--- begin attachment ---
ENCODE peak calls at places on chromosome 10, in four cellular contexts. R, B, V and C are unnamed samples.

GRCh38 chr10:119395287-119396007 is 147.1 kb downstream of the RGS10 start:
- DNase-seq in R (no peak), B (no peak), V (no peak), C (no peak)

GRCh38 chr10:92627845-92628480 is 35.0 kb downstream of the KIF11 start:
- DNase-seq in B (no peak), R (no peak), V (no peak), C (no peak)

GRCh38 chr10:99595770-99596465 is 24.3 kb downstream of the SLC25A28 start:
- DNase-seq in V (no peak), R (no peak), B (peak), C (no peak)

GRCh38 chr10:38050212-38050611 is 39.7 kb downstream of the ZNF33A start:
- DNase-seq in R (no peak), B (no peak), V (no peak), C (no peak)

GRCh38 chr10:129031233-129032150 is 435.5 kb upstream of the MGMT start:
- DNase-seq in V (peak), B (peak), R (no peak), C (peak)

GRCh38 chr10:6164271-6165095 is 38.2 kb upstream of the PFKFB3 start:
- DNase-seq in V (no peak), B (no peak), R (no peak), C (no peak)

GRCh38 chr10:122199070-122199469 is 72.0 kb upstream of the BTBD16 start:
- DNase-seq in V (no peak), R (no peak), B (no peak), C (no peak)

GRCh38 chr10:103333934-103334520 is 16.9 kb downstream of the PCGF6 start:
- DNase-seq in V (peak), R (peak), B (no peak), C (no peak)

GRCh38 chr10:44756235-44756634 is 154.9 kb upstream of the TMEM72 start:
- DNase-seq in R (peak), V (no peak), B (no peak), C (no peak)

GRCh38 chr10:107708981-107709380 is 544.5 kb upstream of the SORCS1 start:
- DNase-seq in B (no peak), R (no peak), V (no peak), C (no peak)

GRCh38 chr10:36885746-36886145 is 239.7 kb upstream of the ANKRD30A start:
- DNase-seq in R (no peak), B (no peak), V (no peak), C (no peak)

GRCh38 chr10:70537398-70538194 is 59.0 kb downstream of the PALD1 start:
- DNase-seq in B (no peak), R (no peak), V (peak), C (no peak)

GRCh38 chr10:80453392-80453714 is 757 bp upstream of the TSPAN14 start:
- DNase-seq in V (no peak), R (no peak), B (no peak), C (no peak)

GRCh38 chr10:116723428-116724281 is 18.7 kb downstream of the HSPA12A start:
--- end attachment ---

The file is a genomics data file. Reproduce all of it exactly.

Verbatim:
ENCODE peak calls at places on chromosome 10, in four cellular contexts. R, B, V and C are unnamed samples.

GRCh38 chr10:119395287-119396007 is 147.1 kb downstream of the RGS10 start:
- DNase-seq in R (no peak), B (no peak), V (no peak), C (no peak)

GRCh38 chr10:92627845-92628480 is 35.0 kb downstream of the KIF11 start:
- DNase-seq in B (no peak), R (no peak), V (no peak), C (no peak)

GRCh38 chr10:99595770-99596465 is 24.3 kb downstream of the SLC25A28 start:
- DNase-seq in V (no peak), R (no peak), B (peak), C (no peak)

GRCh38 chr10:38050212-38050611 is 39.7 kb downstream of the ZNF33A start:
- DNase-seq in R (no peak), B (no peak), V (no peak), C (no peak)

GRCh38 chr10:129031233-129032150 is 435.5 kb upstream of the MGMT start:
- DNase-seq in V (peak), B (peak), R (no peak), C (peak)

GRCh38 chr10:6164271-6165095 is 38.2 kb upstream of the PFKFB3 start:
- DNase-seq in V (no peak), B (no peak), R (no peak), C (no peak)

GRCh38 chr10:122199070-122199469 is 72.0 kb upstream of the BTBD16 start:
- DNase-seq in V (no peak), R (no peak), B (no peak), C (no peak)

GRCh38 chr10:103333934-103334520 is 16.9 kb downstream of the PCGF6 start:
- DNase-seq in V (peak), R (peak), B (no peak), C (no peak)

GRCh38 chr10:44756235-44756634 is 154.9 kb upstream of the TMEM72 start:
- DNase-seq in R (peak), V (no peak), B (no peak), C (no peak)

GRCh38 chr10:107708981-107709380 is 544.5 kb upstream of the SORCS1 start:
- DNase-seq in B (no peak), R (no peak), V (no peak), C (no peak)

GRCh38 chr10:36885746-36886145 is 239.7 kb upstream of the ANKRD30A start:
- DNase-seq in R (no peak), B (no peak), V (no peak), C (no peak)

GRCh38 chr10:70537398-70538194 is 59.0 kb downstream of the PALD1 start:
- DNase-seq in B (no peak), R (no peak), V (peak), C (no peak)

GRCh38 chr10:80453392-80453714 is 757 bp upstream of the TSPAN14 start:
- DNase-seq in V (no peak), R (no peak), B (no peak), C (no peak)

GRCh38 chr10:116723428-116724281 is 18.7 kb downstream of the HSPA12A start: